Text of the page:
Whether you play sports yourself or watch a loved one from the sidelines you know that a competitive game can be a risky environment. We wear many things to combat the danger of sport-related injuries, everything from helmets to knee pads, and yet many of us leave ourselves basically unprotected in one of the areas which is most at risk: our mouth. Up to 40% of sports injuries involve the face, and while a helmet might be enough to protect most of your head from damage, there's no reason to hesitate from being a bit extra cautious. Plus, many games (like soccer and basketball) don't even utilize the protective power of helmets. If you're thinking of participating in a competitive sporting event, particularly one in which helmets are not used, you should carefully consider utilizing a mouthguard to protect your teeth from damage.
What Are Mouthguards?
- Mouthguards are devices which fit over your teeth and protect your entire mouth from damage.
- They are comfortable, easy to wear and remove and can stand up to some serious damage and still function beautifully.
- The year they were introduced, mouthguards reduced the number of mouth-related injuries reported every year by 200,000, and they have continued to be highly effective tools for avoiding injury ever since.
What Are Your Options?
There are several different types available.
- Ready-made mouthguards are the cheapest model available, but this lower price comes at the cost of their not being custom fitted, which means that they can be uncomfortable.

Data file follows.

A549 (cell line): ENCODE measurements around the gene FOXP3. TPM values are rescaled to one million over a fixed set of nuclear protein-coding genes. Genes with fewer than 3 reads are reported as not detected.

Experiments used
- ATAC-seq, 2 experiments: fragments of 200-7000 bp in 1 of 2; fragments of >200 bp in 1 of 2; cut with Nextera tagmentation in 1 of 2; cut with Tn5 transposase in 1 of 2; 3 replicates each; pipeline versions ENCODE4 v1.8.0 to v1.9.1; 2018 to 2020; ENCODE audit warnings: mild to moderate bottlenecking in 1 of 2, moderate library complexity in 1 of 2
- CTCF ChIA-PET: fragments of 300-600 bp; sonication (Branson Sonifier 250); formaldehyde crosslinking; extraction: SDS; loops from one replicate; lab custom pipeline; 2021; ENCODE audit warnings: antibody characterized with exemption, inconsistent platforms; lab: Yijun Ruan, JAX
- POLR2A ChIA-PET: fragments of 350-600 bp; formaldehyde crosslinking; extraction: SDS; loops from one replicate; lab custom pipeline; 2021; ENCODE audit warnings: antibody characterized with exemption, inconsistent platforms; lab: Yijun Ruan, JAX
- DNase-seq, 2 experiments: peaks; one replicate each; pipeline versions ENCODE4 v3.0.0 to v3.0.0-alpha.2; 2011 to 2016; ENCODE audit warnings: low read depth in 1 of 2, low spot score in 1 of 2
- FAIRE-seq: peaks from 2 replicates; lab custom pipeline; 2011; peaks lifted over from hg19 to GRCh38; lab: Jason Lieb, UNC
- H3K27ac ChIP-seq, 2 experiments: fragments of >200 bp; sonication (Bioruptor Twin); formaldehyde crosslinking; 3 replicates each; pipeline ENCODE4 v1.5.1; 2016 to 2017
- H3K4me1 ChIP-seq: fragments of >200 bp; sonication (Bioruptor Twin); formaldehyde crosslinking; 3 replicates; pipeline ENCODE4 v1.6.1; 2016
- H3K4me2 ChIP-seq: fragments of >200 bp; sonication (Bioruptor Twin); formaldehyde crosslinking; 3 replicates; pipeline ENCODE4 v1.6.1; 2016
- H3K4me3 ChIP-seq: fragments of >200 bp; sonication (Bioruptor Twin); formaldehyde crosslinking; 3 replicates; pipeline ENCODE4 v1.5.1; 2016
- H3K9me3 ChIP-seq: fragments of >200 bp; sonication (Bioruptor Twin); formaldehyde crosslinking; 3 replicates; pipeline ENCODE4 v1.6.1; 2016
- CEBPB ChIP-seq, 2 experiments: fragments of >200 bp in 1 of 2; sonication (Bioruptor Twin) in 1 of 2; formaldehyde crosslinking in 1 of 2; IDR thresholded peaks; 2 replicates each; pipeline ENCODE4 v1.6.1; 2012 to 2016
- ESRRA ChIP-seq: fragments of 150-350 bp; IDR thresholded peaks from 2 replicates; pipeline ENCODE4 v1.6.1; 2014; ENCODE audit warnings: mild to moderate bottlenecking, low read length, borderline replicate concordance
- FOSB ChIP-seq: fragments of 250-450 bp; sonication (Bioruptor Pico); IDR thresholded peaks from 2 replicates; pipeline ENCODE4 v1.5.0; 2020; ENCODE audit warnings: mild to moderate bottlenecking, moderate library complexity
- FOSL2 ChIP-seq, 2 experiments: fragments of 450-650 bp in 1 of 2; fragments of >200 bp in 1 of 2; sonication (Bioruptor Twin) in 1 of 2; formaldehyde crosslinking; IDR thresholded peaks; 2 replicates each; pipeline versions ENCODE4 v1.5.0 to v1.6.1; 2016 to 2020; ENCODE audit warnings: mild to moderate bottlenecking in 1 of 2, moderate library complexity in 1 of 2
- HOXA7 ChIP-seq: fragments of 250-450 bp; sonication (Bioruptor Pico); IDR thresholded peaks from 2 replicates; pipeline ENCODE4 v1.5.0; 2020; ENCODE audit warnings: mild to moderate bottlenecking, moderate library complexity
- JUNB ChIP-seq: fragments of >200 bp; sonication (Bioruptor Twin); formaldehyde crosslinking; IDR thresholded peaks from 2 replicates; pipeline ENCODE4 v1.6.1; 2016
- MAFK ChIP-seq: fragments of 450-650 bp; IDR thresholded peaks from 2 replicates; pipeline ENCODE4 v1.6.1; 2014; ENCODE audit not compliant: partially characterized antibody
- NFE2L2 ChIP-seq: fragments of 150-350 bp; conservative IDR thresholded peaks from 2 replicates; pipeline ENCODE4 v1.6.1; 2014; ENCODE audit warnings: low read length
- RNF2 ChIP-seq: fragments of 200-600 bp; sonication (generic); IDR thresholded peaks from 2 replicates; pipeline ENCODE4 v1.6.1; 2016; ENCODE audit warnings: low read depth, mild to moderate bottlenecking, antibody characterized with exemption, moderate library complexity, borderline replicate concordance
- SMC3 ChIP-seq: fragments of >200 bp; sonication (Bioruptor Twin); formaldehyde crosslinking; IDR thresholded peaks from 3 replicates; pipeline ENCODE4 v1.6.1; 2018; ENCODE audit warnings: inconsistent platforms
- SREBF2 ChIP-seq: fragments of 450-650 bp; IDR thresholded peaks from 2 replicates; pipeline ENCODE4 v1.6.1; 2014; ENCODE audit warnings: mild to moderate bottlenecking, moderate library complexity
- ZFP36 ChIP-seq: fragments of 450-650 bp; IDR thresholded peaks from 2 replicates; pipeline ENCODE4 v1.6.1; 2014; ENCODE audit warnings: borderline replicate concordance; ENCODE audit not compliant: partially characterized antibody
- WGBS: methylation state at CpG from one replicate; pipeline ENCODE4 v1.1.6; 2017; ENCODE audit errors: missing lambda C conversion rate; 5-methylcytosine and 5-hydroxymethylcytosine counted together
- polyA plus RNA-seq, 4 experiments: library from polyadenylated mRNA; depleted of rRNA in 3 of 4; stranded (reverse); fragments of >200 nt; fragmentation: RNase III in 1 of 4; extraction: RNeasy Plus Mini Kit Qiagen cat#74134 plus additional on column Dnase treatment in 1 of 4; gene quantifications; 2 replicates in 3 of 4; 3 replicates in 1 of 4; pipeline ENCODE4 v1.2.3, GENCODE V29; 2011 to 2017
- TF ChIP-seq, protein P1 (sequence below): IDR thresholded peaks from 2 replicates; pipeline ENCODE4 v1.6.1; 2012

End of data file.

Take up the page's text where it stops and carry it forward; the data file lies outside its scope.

- Since they are held in place only by your jaw, they can also make it difficult to speak or even breathe properly.
- Mouth-formed mouthguards eliminate the latter problem, fitting over your teeth, but these have their own share of issues, with many warning that these products have a disagreeable taste and that over time they lose their flexibility.
- Thermoplastic-style mouth-formed mouthguards also adhere to the shape of your teeth. However, they do a better job of maintaining their flexibility. To use them you must first heat them in water and then bite down on them, allowing them to form around your teeth. Because they are less carefully fitted they can feel bulkier.
- Finally, there's the ultimate solution, a custom-made mouthguard which can be handcrafted to fit your specific teeth. If you need a special model (due to braces or other issues which might alter the shape of your mouth) that can be provided.
Regardless of the mouth guard you purchase, there are a few things to keep in mind. Never chew while you have one in your mouth as it can wear them down. If you do get a hole in your mouthguard then it should be replaced as the irritation caused by this problem can lead to gum issues. Always rinse your mouthguard with cold water or mouthwash before you wear it, and clean it regularly. Be sure that your mouthguard is being stored in a firm, perforated container away from direct sunlight or excessive temperatures. Finally, wear your mouthguard whenever you're carrying out a sports-related activity, whether it's a practice, a typical game or a pick-up match between friends. Better to be safe than sorry.